Thomas Hobbes laid the theoretical groundwork of the nation-state in Leviathan, his tough-minded treatise of 1651. Leviathan 2.0 updates this classic account to explain how modern statehood took shape between the mid-nineteenth and mid-twentieth centuries, before it unraveled into the political uncertainty that persists today.
Modern states were far from immune to the modernizing forces of war, technology, and ideology. From 1845 to 1880, the United States, Canada, Mexico, and Argentina were all reconstituted through territorial violence. Europe witnessed the unification of Germany and Italy, while Asian nations such as Japan tried to mitigate foreign incursions through state-building reforms. A global wave of revolution at the turn of the century pushed the modernization process further in China, Russia, Iran, and Ottoman Turkey. By the late 1930s, with the rise of the Soviet Union and Nazi Germany, the momentum of history seemed to shift toward war-glorifying totalitarian states. But several variants of the modern state survived World War II: the welfare states of Western democracies; single-party socialist governments; and governments dominated by the military, especially prevalent in Latin America, Asia, and the Middle East.
Toward the end of the twentieth century, all of these forms stood in growing tension with the transformative influences of globalized capitalism. Modern statehood recreated itself in many ways, Charles S. Maier concludes, but finally had to adopt a precarious equilibrium with ever more powerful economic forces.
From the vantage point of the United States or Western Europe, the
1970s was a time of troubles: economic “stagflation,” political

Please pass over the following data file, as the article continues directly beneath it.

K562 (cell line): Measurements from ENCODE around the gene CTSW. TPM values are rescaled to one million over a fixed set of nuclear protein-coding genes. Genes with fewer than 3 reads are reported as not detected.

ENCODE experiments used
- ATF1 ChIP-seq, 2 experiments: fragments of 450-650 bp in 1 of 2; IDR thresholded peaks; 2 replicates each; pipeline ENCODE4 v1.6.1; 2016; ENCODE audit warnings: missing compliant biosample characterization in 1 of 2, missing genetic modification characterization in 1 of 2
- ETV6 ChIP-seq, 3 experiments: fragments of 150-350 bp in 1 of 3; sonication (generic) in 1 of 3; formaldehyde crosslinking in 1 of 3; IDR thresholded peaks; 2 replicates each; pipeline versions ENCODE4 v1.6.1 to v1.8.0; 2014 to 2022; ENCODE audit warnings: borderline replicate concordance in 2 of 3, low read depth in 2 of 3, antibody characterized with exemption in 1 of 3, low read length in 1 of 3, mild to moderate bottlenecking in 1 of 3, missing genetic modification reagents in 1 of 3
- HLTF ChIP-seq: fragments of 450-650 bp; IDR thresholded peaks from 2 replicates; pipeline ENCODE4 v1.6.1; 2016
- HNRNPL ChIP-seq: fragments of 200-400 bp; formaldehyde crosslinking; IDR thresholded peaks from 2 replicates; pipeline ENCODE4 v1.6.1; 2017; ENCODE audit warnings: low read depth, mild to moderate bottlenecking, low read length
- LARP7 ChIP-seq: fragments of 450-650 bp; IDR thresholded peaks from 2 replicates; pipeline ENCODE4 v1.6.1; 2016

scandal, and global turmoil. Yet from an international perspective it
was a seminal decade, one that brought the reintegration of the world
after the great divisions of the mid-twentieth century. It was the
1970s that introduced the world to the phenomenon of “globalization,”
as networks of interdependence bound peoples and societies in new and
The 1970s saw the breakdown of the postwar economic order and
the advent of floating currencies and free capital movements. Non-state
actors rose to prominence while the authority of the superpowers
diminished. Transnational issues such as environmental protection,
population control, and human rights attracted unprecedented attention.
The decade transformed international politics, ending the era of
bipolarity and launching two great revolutions that would have
repercussions in the twenty-first century: the Iranian theocratic
revolution and the Chinese market revolution.
The Shock of the Global examines the large-scale structural
upheaval of the 1970s by transcending the standard frameworks of
national borders and superpower relations. It reveals for the first
time an international system in the throes of enduring transformations.
Contemporary America, with its unparalleled armaments and ambition, seems to many commentators a new empire. Others angrily reject the designation. What stakes would being an empire have for our identity at home and our role abroad? In Among Empires, a preeminent American historian addresses these issues in light of the history of empires since antiquity. Gathering a remarkable array of evidence—from Roman, Ottoman, Moghul, Spanish, Russian, Chinese, and British experience—Maier outlines the essentials of empire throughout history. He then explores the exercise of U.S. power in the nineteenth and twentieth centuries, carefully analyzing its economic and strategic sources and the nation's relationship to predecessors and rivals.